Christopher Kane RESORT 2024
This vacation series by Christopher Kane features a nasty take on the ever-present bat squeak of eroticism that is inherent in all of his work. Experiencing the deadpan playfulness of the event in real life causes one to take a sudden intake of breath. One is compelled to wonder how one person came up with the brilliantly straightforward concept of attaching a large bow to the hemline of a fitted shift dress. Or why not put a couple of powder puffs into the neckline of a slinky petrol-blue jersey slip dress that has a dangerously droopy neckline? Who precisely has the type of mentality that comes up with the idea of carving circles out of the knees and elbows of a black pantsuit and then decorating those circles with marabou?
It might be difficult to make out anything in the grainy lookbook, but take it from an eyewitness who was there: This collection is chock with stylish, hilarious, and easy evening ideas that appear like they would be a blast to wear. You are not mistaken if you feel that it has a vibe that is reminiscent of post-punk New Wave music from the 1950s and 1980s.
Kane and his sister Tammy both arrived at their own circuitous conclusions that led them to this location. As is often the case, there is something sinister lurking beneath every amazing party trick that Christopher Kane pulls off. All the Beauty and the Bloodshed is a documentary about Nan Goldin that mixes film of her revolutionary photography from the 1970s and 1980s into footage of her campaign of protest against the Sackler family’s support of major museums and galleries. The siblings had been viewing the documentary at this particular moment. (The Sackler family is the owner of the pharmaceutical business Purdue Pharma, and the opioid Oxycontin is the company’s primary product.) It dawned on them that the clothing was a striking representation of the relationship between the forces of super-wealth at one end of society and the most impoverished at the other.
It was the image of Goldin’s poor addict LGBTQ pals wearing ragged gowns, lingerie, and party dresses that struck a chord with the audience. “The reason they looked so amazing in their poverty was because they were wearing second-hand and discarded clothes thrown out by the wealthy—couture, designer clothes from the 1940s and 1950s,” the author writes. “The reason they looked so amazing in their poverty was because they were wearing second-hand and discarded clothes.”They had recollections from their childhood and teenage years of seeing the destitution that afflicted neighbourhoods in the post-industrial Glaswegian conurbation in which they had grown up. For them, this was consistent with those experiences. “Those who are least well off have the finest sense of style. We have always been of the opinion that.”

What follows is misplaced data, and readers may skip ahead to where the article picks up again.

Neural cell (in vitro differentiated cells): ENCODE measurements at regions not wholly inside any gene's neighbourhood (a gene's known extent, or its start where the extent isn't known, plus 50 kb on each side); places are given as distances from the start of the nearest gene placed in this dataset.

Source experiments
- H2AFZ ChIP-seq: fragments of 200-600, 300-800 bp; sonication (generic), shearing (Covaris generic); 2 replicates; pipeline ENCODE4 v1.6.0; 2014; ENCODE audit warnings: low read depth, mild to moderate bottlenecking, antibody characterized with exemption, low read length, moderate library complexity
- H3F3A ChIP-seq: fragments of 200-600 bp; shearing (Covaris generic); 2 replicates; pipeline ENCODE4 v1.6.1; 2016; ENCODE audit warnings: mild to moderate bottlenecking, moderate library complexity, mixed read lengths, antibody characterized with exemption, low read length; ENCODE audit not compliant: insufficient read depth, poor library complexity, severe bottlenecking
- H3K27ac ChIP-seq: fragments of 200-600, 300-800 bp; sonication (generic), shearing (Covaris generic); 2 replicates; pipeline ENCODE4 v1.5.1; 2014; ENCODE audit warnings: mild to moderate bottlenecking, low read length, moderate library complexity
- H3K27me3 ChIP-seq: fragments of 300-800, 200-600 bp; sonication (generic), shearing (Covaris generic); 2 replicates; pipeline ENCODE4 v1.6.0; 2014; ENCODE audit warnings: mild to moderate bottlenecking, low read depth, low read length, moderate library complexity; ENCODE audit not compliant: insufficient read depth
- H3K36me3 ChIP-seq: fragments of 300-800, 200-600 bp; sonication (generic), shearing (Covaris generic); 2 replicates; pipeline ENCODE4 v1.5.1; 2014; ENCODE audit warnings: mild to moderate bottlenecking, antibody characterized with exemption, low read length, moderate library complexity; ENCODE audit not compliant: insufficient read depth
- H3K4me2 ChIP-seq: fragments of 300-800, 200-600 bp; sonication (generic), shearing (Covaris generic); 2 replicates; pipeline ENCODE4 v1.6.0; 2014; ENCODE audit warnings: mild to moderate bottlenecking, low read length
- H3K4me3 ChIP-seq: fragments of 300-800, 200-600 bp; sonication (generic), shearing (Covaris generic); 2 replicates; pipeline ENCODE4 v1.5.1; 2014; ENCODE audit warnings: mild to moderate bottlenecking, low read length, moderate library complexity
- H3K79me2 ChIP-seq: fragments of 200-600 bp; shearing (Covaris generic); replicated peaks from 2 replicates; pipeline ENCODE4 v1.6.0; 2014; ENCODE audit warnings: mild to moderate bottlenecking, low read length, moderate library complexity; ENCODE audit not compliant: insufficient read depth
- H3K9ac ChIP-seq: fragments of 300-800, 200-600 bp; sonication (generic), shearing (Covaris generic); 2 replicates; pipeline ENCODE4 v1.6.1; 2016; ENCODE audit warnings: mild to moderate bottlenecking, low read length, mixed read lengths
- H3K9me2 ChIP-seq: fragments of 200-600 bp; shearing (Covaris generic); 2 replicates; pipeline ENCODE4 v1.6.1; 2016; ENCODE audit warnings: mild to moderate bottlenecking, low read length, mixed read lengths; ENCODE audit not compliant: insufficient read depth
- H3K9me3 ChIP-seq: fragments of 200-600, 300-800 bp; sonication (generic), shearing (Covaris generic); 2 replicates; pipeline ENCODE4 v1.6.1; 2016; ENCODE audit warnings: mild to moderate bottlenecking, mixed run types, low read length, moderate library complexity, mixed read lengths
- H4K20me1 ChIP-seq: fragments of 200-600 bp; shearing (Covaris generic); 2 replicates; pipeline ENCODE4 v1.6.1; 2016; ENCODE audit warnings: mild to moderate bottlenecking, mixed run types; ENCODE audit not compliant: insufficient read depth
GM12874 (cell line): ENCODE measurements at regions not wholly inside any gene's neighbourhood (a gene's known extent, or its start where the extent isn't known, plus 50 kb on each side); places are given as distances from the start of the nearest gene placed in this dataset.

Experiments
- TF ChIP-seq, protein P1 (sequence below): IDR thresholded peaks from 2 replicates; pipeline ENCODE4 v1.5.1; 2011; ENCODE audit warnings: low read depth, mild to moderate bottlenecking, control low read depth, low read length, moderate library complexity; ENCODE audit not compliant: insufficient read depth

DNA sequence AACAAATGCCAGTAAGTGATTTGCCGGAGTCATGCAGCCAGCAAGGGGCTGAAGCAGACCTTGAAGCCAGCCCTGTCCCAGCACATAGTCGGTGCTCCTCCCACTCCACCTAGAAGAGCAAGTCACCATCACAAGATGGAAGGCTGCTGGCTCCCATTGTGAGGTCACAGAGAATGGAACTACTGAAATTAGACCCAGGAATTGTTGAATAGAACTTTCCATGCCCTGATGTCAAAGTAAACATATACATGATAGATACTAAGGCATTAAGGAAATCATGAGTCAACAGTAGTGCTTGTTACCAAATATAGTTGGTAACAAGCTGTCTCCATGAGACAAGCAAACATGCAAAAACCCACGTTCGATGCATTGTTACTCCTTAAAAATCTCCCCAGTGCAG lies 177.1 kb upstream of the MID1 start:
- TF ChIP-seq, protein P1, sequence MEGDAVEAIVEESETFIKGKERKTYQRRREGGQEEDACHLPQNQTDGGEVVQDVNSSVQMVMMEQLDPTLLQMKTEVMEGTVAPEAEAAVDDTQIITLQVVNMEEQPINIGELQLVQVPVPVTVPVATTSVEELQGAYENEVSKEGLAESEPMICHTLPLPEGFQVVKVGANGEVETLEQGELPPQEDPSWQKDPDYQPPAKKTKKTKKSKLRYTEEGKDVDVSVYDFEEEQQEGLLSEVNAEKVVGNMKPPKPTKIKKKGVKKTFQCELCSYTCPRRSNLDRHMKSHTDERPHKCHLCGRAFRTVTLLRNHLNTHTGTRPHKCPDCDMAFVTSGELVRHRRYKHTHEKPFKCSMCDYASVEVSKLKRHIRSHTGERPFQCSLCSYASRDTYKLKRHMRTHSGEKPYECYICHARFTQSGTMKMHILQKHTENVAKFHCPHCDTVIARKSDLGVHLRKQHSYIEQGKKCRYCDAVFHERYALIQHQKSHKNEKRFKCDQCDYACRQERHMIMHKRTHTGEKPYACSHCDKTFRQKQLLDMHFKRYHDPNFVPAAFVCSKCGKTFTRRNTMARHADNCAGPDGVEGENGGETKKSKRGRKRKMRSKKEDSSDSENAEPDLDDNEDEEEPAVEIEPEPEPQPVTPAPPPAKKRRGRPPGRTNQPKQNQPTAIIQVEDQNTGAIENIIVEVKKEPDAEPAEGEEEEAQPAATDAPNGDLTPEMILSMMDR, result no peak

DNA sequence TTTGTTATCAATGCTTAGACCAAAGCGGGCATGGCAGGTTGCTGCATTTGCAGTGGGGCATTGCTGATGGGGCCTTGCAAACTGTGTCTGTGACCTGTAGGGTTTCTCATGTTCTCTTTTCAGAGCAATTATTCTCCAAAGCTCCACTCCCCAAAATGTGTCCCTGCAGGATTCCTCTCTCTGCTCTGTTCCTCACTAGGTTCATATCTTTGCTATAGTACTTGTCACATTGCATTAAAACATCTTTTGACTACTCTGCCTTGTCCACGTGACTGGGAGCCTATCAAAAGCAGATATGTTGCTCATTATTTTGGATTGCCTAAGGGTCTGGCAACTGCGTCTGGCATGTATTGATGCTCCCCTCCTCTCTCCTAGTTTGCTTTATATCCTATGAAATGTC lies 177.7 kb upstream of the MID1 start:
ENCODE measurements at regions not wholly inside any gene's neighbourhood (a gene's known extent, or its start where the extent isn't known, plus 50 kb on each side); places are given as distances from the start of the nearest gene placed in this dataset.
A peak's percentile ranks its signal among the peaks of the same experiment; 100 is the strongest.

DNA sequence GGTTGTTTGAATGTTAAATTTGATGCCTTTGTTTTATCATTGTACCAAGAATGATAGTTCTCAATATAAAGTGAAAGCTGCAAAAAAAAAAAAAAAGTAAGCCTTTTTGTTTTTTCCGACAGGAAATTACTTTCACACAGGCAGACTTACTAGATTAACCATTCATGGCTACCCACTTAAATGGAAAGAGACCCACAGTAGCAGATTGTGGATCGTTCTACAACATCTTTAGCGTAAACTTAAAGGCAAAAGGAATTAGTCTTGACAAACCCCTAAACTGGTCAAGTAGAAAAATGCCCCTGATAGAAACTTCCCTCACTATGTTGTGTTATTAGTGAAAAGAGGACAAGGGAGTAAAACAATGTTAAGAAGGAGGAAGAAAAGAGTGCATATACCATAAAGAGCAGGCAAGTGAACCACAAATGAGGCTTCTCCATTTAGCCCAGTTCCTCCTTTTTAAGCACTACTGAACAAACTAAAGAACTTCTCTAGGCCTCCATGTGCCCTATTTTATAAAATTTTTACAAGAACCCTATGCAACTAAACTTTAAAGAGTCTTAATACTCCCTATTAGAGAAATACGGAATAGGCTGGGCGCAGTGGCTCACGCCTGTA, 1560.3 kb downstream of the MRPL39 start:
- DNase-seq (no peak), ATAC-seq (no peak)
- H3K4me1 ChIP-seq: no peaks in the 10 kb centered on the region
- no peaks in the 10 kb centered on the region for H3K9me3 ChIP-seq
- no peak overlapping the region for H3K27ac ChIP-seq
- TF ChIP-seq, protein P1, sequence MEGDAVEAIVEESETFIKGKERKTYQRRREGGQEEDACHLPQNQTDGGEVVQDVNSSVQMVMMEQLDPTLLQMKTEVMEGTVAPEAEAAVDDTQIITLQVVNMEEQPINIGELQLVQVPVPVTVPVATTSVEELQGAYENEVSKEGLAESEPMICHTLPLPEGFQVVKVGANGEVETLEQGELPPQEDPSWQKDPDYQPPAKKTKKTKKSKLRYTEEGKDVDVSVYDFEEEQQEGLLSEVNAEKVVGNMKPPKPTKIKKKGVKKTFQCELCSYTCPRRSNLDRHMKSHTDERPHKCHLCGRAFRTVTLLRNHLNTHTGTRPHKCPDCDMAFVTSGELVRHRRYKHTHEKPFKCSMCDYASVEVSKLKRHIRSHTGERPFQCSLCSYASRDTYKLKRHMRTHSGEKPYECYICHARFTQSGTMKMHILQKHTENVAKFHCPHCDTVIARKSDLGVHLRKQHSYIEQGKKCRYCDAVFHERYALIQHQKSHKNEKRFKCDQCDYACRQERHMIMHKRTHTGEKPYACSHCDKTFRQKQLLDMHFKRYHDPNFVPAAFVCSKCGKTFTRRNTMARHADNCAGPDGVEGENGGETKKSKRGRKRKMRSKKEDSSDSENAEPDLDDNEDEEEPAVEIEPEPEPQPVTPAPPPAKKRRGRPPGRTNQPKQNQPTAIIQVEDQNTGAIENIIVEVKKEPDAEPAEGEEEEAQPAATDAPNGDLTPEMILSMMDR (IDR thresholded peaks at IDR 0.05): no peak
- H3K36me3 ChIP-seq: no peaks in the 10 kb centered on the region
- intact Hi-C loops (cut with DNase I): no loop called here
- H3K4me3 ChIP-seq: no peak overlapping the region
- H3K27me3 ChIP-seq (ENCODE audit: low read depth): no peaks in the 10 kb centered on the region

Another inspiration for the beautiful synthetic fitting dresses they concocted for this collection was the glamour of the perfectly dressed barmaids serving in Working Men’s Clubs in the middle to late 1980s. This brought them back to recalling the glory of those times. Of course, the references to subversive ideas that they utilise are not noticeable in any way. Kane’s specialty is turning random correlations into coherent narratives, and he does this consistently. However, there are situations when the name itself provides a hint. The gold evening dress with fan pleats is what he refers to as “The Gold Bullion.” The wealthy are always present among us, just as they were in New York City throughout the 1980s.